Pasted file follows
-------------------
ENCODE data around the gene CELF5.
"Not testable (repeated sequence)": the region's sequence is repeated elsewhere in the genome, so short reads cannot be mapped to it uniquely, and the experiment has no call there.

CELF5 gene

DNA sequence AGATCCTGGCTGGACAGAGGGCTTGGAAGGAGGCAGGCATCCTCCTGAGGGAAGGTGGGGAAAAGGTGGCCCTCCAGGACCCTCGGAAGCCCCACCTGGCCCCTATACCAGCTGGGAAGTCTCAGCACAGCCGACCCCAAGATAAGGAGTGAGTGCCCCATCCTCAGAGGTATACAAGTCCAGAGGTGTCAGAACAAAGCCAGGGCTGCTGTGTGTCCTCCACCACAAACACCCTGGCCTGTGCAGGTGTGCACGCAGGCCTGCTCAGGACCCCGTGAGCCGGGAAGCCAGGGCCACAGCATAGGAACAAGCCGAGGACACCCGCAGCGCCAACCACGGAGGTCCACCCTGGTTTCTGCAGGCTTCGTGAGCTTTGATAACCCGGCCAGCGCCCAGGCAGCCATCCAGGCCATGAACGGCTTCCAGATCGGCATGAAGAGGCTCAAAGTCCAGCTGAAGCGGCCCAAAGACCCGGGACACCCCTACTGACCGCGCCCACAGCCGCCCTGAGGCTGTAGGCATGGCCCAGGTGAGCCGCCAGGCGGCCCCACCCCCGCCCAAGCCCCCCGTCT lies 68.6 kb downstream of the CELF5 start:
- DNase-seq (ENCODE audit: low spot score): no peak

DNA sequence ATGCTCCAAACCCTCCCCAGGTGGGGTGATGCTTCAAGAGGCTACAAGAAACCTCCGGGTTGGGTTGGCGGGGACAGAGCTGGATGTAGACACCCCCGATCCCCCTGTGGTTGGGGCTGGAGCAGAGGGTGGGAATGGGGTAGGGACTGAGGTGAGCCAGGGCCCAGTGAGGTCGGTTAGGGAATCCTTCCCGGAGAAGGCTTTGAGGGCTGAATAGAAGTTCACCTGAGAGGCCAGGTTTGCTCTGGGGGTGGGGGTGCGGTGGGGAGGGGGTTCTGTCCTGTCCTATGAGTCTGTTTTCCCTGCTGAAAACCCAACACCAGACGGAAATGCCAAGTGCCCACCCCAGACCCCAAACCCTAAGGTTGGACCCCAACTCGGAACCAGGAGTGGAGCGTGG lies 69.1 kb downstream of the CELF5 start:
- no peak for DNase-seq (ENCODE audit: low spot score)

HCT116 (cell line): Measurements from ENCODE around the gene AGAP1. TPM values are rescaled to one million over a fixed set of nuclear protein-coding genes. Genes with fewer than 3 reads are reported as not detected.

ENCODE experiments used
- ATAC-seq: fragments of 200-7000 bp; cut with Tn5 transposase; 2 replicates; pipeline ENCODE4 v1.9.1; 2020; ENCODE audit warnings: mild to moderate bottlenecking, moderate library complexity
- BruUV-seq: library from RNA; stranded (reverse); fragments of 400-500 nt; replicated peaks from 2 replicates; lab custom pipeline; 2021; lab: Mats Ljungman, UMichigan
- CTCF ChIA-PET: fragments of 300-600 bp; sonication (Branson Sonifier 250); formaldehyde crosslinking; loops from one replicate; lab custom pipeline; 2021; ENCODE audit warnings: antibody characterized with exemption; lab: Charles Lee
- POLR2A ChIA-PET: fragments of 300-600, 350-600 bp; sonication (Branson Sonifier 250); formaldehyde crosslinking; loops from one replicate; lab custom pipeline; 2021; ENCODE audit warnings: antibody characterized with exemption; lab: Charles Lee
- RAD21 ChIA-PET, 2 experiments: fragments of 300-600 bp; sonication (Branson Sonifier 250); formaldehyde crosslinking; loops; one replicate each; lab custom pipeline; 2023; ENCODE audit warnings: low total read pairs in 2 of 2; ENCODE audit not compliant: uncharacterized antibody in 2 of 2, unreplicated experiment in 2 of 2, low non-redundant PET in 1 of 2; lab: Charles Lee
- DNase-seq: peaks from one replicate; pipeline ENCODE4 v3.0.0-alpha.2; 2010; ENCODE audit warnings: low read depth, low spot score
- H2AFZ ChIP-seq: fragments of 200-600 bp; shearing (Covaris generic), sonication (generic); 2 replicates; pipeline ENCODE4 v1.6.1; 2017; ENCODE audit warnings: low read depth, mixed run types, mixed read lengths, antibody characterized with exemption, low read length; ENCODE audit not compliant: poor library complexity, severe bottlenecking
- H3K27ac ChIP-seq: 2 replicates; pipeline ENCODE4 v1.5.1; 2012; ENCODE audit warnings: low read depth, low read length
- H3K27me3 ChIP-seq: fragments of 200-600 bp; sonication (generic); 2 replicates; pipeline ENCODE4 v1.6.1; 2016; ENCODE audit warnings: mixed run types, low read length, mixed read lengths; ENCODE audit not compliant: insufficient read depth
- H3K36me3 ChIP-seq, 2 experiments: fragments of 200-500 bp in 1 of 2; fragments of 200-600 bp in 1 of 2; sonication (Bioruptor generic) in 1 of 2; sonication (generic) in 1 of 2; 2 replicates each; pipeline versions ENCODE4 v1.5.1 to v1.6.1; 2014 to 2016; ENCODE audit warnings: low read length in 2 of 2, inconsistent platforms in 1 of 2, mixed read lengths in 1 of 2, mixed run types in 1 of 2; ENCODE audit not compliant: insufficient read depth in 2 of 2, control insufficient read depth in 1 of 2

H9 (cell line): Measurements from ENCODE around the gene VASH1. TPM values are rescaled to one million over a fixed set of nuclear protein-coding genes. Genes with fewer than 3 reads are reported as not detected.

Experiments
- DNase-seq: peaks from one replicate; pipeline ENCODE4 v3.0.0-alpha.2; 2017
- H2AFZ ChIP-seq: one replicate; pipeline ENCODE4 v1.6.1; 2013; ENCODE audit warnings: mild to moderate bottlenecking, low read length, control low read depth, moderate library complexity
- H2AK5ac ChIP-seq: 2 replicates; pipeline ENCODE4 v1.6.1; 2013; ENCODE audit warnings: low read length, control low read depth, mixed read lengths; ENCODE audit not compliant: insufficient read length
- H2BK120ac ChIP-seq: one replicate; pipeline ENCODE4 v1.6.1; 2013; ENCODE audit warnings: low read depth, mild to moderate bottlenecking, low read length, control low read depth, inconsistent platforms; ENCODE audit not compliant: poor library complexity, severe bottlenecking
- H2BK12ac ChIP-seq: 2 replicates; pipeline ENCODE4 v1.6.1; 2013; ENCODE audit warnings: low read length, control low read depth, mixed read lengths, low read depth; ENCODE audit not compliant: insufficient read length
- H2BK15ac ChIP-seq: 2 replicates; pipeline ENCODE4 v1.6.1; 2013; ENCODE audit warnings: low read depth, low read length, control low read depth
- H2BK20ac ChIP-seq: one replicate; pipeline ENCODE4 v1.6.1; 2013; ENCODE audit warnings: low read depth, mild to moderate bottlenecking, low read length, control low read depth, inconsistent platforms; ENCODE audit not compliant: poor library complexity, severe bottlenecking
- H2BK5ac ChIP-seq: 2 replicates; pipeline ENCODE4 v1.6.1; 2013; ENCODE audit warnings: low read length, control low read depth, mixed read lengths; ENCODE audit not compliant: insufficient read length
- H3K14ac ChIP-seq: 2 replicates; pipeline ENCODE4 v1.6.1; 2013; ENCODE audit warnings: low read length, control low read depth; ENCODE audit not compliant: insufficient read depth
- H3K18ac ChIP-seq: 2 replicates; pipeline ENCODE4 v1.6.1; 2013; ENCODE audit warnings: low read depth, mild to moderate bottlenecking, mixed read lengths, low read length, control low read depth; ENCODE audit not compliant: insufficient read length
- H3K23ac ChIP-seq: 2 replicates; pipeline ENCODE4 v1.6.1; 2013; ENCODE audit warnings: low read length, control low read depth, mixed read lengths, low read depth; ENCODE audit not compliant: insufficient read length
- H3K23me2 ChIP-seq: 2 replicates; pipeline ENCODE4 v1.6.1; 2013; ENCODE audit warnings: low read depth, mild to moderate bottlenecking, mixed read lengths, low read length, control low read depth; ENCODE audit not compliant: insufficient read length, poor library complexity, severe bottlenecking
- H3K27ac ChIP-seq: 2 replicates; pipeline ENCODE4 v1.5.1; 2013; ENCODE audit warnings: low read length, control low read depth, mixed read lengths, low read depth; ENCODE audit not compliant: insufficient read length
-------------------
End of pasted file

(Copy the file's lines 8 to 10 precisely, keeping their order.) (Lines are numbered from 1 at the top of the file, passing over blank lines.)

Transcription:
HCT116 (cell line): Measurements from ENCODE around the gene AGAP1. TPM values are rescaled to one million over a fixed set of nuclear protein-coding genes. Genes with fewer than 3 reads are reported as not detected.

ENCODE experiments used
- ATAC-seq: fragments of 200-7000 bp; cut with Tn5 transposase; 2 replicates; pipeline ENCODE4 v1.9.1; 2020; ENCODE audit warnings: mild to moderate bottlenecking, moderate library complexity